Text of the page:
The Day Terry Branstad Fell For Me
It's nearly "go" time for Terry Branstad to officially become Iowa's 42nd Governor.
Old Governor Culver said a sweaty goodbye to the Iowa Legislature on Tuesday. Last second preparations are being made at St. Ambrose Cathedral, Hy-Vee Hall and Terrace Hill for new Governor Branstad's inauguration festivities. He'll be sworn in on Friday, and it'll be smooth sledding from there.
Speaking of sledding, that reminds me of the day back on January 17th, 1993, when the Governor had his terrible sledding accident - almost 18 years ago today.
Speaking of accidents, that also reminds me of the day three years later when the Governor wasn't sledding, but running, when he wiped out while trying to break a Pleasant Hill indoor human speed record that didn't really exist.
Nobody but the select few who were there, know about this incident. Until today.
It was my fault.
Governor Branstad wasn't running for re-election. (He'd just smoked Bonnie Campbell in the '94 general race, and wouldn't run in '98.) Nobody was listening to my morning radio show on Young Country 98.3. (I'd once referred to the country music group Sawyer Brown as "that guy.")
I asked Branstad's press secretary if Terry would appear on my radio show which, I assured him, was "one of the highest rated morning radio shows in Des Moines," which was true when I took it over (7.8 rating) but not true when I made the request (2.3). He said yes - and forever changed the course of radio station sprinting history.
98.3's broadcast studio (along with KJJY, and others) was in Pleasant Hill at the time. The Governor showed up that morning with his press secretary and his bodyguard - an Iowa State Patrolman who was somewhat shorter than the somewhat diminutive Gov, and that included the state trooper's hat.
Governor Branstad was warm and engaging, and handled the questions of a politically illiterate show host, with aplomb.
I only had the Governor for 10 minutes. I began to wrap up our conversation...then stopped.
A really stupid idea (from a seemingly bottomless reservoir) suddenly hit me: I wonder if I can get the Governor to run a lap inside the building.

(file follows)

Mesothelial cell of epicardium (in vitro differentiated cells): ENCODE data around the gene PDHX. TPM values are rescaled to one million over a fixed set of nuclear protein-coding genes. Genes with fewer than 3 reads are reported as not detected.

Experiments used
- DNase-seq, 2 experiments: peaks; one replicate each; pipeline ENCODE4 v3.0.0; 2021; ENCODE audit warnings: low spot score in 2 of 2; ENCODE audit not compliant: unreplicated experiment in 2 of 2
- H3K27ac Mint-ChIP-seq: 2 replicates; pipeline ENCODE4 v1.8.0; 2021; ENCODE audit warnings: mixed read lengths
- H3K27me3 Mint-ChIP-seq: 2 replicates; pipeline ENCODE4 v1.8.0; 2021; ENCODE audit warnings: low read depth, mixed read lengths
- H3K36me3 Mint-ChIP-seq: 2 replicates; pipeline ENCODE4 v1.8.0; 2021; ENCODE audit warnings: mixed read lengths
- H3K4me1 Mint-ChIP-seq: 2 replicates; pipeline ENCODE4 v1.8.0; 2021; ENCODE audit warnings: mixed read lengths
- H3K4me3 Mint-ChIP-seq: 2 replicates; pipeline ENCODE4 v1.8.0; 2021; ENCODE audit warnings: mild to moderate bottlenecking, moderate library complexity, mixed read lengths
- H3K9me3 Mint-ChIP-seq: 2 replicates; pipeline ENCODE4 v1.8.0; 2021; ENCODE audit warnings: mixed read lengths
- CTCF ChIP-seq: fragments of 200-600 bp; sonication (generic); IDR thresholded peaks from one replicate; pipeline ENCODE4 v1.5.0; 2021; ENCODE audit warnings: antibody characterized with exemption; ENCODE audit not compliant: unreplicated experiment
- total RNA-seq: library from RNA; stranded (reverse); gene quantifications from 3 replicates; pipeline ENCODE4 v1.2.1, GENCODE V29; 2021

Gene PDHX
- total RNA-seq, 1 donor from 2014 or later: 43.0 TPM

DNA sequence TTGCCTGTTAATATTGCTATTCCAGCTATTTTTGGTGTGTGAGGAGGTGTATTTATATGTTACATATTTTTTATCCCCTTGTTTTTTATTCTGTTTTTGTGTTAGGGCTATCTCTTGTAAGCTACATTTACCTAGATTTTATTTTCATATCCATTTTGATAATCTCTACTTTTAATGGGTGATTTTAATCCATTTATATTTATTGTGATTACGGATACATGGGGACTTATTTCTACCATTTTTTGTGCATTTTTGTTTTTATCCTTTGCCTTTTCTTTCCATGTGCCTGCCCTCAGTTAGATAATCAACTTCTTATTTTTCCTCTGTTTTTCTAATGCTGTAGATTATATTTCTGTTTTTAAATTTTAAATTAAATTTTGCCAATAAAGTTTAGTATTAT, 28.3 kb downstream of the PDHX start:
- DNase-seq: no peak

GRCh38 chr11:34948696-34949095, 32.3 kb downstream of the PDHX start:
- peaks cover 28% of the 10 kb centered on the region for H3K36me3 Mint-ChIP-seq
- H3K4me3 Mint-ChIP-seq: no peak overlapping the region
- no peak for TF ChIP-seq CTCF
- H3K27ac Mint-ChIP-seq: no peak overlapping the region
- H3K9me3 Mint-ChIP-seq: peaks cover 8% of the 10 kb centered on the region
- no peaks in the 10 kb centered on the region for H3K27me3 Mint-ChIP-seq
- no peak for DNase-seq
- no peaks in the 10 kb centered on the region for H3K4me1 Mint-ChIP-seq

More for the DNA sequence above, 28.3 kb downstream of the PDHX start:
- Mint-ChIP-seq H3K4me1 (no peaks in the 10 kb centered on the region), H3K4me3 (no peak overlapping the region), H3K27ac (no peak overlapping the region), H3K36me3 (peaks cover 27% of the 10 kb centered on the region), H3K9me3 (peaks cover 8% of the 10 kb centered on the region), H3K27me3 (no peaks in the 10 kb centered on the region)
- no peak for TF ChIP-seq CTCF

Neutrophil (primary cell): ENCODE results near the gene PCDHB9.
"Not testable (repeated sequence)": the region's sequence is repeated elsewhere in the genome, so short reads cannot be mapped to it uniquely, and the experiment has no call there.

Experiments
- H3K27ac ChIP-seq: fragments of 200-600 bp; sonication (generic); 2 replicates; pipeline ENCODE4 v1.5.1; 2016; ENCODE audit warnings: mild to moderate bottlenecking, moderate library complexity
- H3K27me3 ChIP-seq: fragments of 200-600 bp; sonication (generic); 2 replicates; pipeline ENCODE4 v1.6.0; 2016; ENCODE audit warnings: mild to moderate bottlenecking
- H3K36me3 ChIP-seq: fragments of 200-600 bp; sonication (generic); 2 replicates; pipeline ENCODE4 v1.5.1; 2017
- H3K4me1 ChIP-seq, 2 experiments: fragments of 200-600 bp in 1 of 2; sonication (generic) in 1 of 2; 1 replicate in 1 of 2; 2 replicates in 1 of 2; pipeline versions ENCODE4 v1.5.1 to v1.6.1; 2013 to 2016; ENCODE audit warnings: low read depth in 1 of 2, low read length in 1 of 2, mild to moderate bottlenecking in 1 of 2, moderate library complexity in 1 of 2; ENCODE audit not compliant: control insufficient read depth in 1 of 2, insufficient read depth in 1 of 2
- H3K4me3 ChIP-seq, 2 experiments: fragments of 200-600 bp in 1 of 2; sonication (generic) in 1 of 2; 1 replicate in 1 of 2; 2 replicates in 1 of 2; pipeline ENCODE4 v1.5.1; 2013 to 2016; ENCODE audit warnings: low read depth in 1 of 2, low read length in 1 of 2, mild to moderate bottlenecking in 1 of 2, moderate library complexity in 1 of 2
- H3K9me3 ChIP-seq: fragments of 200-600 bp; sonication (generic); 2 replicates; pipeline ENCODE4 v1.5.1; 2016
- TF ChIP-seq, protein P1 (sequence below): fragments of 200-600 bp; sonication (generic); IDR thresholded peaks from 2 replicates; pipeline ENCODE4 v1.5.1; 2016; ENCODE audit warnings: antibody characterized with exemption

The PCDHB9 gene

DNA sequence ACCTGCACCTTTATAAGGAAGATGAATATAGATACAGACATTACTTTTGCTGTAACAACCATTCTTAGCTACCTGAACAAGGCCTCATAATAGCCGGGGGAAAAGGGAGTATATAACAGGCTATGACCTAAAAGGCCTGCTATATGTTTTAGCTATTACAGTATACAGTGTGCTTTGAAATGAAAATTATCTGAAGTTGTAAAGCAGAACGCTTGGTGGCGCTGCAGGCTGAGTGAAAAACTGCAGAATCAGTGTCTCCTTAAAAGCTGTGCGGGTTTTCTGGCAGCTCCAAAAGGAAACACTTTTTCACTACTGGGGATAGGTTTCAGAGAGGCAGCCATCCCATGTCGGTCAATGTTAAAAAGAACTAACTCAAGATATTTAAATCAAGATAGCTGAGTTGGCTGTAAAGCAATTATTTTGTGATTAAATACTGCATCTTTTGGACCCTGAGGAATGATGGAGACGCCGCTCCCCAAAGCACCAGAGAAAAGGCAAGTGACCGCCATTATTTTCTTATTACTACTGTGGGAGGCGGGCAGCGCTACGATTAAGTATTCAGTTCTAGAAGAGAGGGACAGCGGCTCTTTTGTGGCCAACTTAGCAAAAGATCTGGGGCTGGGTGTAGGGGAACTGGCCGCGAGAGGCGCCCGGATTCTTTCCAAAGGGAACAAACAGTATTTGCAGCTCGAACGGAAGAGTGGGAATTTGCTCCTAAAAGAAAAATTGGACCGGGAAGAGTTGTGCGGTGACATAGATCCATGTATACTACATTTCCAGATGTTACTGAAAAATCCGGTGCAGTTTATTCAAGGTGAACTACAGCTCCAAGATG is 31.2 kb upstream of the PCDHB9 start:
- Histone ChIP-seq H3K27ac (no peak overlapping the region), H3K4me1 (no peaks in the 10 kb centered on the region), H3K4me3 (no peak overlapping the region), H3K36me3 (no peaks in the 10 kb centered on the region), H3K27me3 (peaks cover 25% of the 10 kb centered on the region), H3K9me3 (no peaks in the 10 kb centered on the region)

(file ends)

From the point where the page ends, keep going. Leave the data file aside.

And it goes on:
All of the radio stations' staff and sales offices emptied into a square-shaped hallway. Nobody would confuse it with the mondo turf and gently banking turns of Drake Stadium's track, but...
"Governor Branstad," I began, "there's a long-standing tradition on this radio show of having our in-studio guests run around inside the building as fast as they can while we time their run, and then write it on the wall behind you."
He turned around, glanced at the blank white wall behind him, and turned back.
"Where are all the times?" he asked.
"Uh...no one has actually done well enough to warrant having their time posted," I replied. Great save!
"Should I take my shoes off?"
OMG - he was actually going to do it.
I hooked up a wireless mic during a commercial break.
When we were back on the air, I handed it to the Governor.
"Here," I said. "This will give us a sense of being right alongside you as you run."
He had a better idea. "My highway patrolman is always supposed to accompany me when I'm in public. Why don't you give the mic to him, and he can run beside me, and do play-by-play?"
That's when I fell for Terry Branstad.
He would soon return the favor.
Governor Branstad removed his shoes. The patrolman kept his on.
"Don't slow me down," the Governor warned him.
Following international track and field standards, the men prepared to run through the building in a counter-clockwise direction. The Governor stood in the outside right "lane" (appropriately), the patrolman to his left. Both stood behind the imaginary "start" line created by the edge of the doorway entrance to 98.3's studio.
Employees gathered in the doorways of their offices, along the race route. You could feel the electricity - and I'm not just writing and italicizing the words for comedic effect.
"On your mark!" I shouted, watching the second hand on the clock on the wall make its way around towards the "12."
Off they ran.
I was in the studio and couldn't see anything. All I heard (along with 14 listeners) was the sound of the Governor's rapid breathing, and the crowd exhorting him on. (The "play by play" man was apparently too lost in the moment to describe the action.)
4 seconds...5 seconds...it seemed like it was taking forever. I wondered if the Gov had signaled his patrolman to head out the front door, and into their waiting patrol car.
Then, the two men appeared, coming around the final turn like a slow-motion scene from Chariots Of Fire.
Except these two were hooking nut.
The "finish line" was the entrance to the 98.3 studio. Terry was running hard, and obviously serious about "breaking the tape" in "record time."
There was a slight wooden lip at the base of the studio's doorway entrance frame, a lip that I'd stumbled over several times - and that was while walking, and wearing shoes.
At the end, the Governor tried to pull up, but sort of slipped and tripped at the same time, going down hard on his back, rear-end over tea-kettle.
I thought he'd broken something.
The patrolman immediately reached down to help up the Governor, but he would have none of it. Brandstad bounced up like he was on a spring, brushed off his backside and said the obvious.
"The socks worked great, until I tried to stop."
He turned towards the patrolman. "You were slowing me down."
Governor Branstad's time was 9.4 seconds. He wrote it on the Wall of Times, along with his signature.
Every in-studio guest from that point forward - from rodeo cowboys to recording stars - would make the run, and record their time.
Nobody ever beat Governor Branstad. There, or anywhere else.
Jonnie Wright is a customer service evaluator and trainer, professional secret shopper, marketing strategist and host of The Unsecret Shopper Radio Show, Saturday mornings 8-9am, on 1350, KRNT.
Click to email Jonnie (firstname.lastname@example.org)